Here’s how Korean skincare is different to western skincare and why you don’t want to miss out on what K-Beauty has on offer.
From the ingredients in the products, to the formulations, packaging, approach and even their purpose, Korean skincare differs from western skincare in many ways.
Whereas western cosmetics tend to focus on using makeup and application techniques to cover flaws, the Korean philosophy is that beauty begins with great skin. Korean products focus on skincare to fix any underlying problems rather than covering them up.
Consumer spending in Korea also reflects this preference, with an estimated 89% of Korean women spending their money on skincare rather than makeup.
Even Korean makeup products tend to focus on repairing skin issues (while covering up). Korean products often contain ingredients to make skin healthier. Skin79 is a great example of a Korean brand that blends makeup coverage with skincare properties.
Korean skincare focuses on soothing and nourishing the skin, making sure it is properly hydrated. Whereas western skincare focuses on exfoliating to reveal new skin, Korean skincare is all about putting nutrients back into the skin. Korean skincare adopts a more gentle approach, with less of a focus on scrubs, retinols and harsh acids.
Each product in a Korean beauty routine serves a specific purpose. It is designed to be softly applied, patted, tapped or massaged into the skin.
Another reason for Korea’s obsession with layering? The Korean weather, which is much more extreme than many western countries.
Korea has four very distinct seasons, featuring everything from scorching hot, humid summers to snowy winters, where temperatures drop below 20C.
These extreme weather conditions wreak havoc on skin. This is why a typical Korean skincare regime involves layering hydrating products to counteract the harsh environment.
Koreans take UV protection very seriously.
From their religious use of sunscreen and covering up when outdoors, to carrying umbrellas to keep out of the sun, Koreans highly prize fair skin. This is a historical preference that reflected the distinctions between the classes; whereas poorer women in the old days worked outdoors, the wealthy were able to avoid work and stay indoors, avoiding a tan.
The Korean preference for fairer skin is also evident in their beauty products, which are designed to make skin as clear and radiant as possible (known as “whitening”). Although “whitening” products do not contain bleaches, they do contain ingredients like niacinamide and glutathione, which even out skin tone and get rid of sunspots.
Try APLB Gluthatione Ampoule Serum for brighter skin with fewer dark spots.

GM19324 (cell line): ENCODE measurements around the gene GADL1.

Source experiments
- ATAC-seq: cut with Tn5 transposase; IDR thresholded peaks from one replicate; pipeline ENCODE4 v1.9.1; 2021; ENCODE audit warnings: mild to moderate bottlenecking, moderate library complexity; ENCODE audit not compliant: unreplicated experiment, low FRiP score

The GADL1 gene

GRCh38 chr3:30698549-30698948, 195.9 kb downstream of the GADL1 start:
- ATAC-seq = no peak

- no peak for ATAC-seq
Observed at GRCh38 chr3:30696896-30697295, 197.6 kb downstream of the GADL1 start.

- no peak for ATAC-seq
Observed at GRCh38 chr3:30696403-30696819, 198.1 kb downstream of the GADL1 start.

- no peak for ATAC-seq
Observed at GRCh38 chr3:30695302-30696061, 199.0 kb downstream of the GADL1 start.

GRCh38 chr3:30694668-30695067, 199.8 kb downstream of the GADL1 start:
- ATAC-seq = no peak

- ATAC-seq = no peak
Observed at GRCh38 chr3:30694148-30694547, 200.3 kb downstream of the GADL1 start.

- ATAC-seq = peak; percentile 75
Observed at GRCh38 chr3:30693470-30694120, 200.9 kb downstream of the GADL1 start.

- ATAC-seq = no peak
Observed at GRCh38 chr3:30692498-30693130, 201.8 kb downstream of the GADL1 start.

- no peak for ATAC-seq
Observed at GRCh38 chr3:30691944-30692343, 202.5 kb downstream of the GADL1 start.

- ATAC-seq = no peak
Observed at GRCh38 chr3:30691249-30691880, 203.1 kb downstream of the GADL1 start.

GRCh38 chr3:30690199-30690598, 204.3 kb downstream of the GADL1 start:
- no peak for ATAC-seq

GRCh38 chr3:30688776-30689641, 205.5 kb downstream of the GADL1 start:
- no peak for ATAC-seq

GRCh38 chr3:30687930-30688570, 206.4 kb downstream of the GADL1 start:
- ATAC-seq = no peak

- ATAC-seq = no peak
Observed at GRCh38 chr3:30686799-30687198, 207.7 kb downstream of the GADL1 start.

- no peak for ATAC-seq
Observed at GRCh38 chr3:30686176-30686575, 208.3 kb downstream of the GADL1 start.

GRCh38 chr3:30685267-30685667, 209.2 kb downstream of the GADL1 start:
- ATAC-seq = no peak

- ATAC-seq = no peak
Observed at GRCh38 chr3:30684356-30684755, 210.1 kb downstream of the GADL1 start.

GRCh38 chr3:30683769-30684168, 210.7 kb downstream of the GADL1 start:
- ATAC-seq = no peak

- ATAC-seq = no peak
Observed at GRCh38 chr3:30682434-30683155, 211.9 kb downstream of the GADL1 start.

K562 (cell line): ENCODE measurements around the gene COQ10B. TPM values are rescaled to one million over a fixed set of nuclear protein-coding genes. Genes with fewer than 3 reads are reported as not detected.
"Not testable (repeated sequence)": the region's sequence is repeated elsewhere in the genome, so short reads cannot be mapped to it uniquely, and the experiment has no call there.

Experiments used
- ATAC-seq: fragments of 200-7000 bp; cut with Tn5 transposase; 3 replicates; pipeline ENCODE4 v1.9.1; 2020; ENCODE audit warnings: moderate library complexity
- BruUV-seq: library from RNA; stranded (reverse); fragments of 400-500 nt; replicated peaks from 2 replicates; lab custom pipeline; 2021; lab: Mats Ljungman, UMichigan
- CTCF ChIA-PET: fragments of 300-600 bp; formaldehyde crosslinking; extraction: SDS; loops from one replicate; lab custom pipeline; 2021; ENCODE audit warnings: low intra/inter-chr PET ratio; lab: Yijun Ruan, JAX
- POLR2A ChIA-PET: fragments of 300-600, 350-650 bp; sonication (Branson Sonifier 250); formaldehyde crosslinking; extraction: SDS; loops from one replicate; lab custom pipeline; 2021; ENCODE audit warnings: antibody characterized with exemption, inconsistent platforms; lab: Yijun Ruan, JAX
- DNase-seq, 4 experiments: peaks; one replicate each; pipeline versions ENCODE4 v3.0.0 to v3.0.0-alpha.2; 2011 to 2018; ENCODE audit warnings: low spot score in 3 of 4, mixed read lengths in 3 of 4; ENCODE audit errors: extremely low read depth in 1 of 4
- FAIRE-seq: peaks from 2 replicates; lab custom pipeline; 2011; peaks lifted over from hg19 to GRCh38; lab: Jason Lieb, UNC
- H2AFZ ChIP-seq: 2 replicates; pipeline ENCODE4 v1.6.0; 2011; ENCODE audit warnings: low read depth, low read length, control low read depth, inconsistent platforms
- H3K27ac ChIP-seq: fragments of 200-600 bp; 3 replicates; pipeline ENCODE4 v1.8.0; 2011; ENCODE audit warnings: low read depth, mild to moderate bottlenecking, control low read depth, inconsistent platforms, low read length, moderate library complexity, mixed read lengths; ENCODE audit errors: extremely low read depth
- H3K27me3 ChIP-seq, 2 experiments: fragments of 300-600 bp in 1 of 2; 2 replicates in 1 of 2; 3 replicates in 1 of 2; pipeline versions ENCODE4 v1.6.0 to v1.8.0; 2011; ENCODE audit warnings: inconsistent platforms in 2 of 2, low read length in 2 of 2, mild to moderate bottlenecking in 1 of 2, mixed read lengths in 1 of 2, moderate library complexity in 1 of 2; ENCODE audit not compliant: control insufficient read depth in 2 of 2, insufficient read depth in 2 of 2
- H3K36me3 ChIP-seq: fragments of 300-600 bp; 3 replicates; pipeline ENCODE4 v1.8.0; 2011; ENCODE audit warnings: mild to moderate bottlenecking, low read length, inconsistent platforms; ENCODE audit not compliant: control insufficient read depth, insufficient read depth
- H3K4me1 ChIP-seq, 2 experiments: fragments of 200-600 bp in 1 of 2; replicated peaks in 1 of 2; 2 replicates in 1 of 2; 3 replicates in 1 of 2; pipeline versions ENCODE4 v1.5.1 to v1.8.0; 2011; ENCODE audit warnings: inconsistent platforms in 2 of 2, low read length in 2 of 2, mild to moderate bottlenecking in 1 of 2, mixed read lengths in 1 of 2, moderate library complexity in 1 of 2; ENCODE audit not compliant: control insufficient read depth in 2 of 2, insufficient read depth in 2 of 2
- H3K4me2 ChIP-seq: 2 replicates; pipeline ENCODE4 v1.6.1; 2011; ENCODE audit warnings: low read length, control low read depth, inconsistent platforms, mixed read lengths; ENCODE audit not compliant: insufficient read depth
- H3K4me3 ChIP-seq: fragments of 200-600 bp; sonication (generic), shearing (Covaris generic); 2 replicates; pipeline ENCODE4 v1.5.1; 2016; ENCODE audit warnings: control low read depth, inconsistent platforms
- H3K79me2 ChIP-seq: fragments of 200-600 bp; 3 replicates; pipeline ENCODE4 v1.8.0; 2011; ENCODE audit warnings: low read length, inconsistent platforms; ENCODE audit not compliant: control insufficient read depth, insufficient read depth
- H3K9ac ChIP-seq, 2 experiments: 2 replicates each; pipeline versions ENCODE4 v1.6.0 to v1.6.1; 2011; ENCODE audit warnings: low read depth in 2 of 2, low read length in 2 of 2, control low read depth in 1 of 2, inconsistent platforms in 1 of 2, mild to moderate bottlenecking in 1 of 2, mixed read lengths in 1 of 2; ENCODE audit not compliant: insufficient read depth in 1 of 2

Koreans are obsessed with hydration.
They aim to make the skin look “chok chok” (which loosely translates to bouncy and soft). This serves a practical purpose as well – when skin is properly hydrated, it makes wrinkles and fine lines look less visible. This is also why there are so many layers of hydrating products in the Korean beauty routine.
Try Jelly Ko Bubble Tea Steam Cream to get a hydration boost for all skin types.
Koreans believe in cleansing twice at night – once with an oil based cleanser, which is designed to get rid of the day’s makeup and once with a foam cleanser that is designed to remove any leftover impurities.
For more about the double cleansing routine, catch up on our blog posts here.
Korean skincare focuses on using innovative and original ingredients and techniques, so that new products stand out amongst a sea of competition.
Korean products are significantly cheaper than their western counterparts because manufacturing costs are lower in Korea.
There is also stiff competition between companies to offer the “best for less”. Beauty-obsessed Koreans are always on the lookout for the next “Big Thing” in skincare. In order to stay competitive, most brands keep their marketing costs low and products competitively priced.
Innovation is key for Korean beauty labels, as there are thousands of companies competing against each other.
It is said that Korea is 10 years ahead of western skincare technology. There are multiple reasons for this, but a big one is that there is less red tape when it comes to bringing new skincare to the market. This has led to the introduction of new ingredients like bee venom and snail mucin.
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